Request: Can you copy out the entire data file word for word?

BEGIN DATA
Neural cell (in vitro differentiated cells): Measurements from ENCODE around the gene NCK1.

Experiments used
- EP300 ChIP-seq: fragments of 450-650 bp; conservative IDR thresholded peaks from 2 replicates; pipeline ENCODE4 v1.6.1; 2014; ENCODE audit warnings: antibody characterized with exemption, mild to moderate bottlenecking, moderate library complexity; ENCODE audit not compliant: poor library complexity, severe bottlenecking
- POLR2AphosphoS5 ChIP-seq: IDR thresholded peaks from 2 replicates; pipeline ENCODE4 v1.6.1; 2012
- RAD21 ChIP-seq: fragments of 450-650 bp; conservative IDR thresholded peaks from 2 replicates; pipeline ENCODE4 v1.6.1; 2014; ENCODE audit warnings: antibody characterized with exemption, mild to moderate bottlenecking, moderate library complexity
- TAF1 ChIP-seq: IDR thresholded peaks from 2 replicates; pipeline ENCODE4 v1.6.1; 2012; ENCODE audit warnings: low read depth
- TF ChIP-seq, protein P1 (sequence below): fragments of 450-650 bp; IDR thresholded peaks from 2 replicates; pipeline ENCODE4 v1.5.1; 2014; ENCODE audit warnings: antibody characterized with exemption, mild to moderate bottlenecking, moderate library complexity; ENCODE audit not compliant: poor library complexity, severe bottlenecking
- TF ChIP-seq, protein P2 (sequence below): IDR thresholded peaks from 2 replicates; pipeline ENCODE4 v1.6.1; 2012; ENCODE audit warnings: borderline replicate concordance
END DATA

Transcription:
Neural cell (in vitro differentiated cells): Measurements from ENCODE around the gene NCK1.

Experiments used
- EP300 ChIP-seq: fragments of 450-650 bp; conservative IDR thresholded peaks from 2 replicates; pipeline ENCODE4 v1.6.1; 2014; ENCODE audit warnings: antibody characterized with exemption, mild to moderate bottlenecking, moderate library complexity; ENCODE audit not compliant: poor library complexity, severe bottlenecking
- POLR2AphosphoS5 ChIP-seq: IDR thresholded peaks from 2 replicates; pipeline ENCODE4 v1.6.1; 2012
- RAD21 ChIP-seq: fragments of 450-650 bp; conservative IDR thresholded peaks from 2 replicates; pipeline ENCODE4 v1.6.1; 2014; ENCODE audit warnings: antibody characterized with exemption, mild to moderate bottlenecking, moderate library complexity
- TAF1 ChIP-seq: IDR thresholded peaks from 2 replicates; pipeline ENCODE4 v1.6.1; 2012; ENCODE audit warnings: low read depth
- TF ChIP-seq, protein P1 (sequence below): fragments of 450-650 bp; IDR thresholded peaks from 2 replicates; pipeline ENCODE4 v1.5.1; 2014; ENCODE audit warnings: antibody characterized with exemption, mild to moderate bottlenecking, moderate library complexity; ENCODE audit not compliant: poor library complexity, severe bottlenecking
- TF ChIP-seq, protein P2 (sequence below): IDR thresholded peaks from 2 replicates; pipeline ENCODE4 v1.6.1; 2012; ENCODE audit warnings: borderline replicate concordance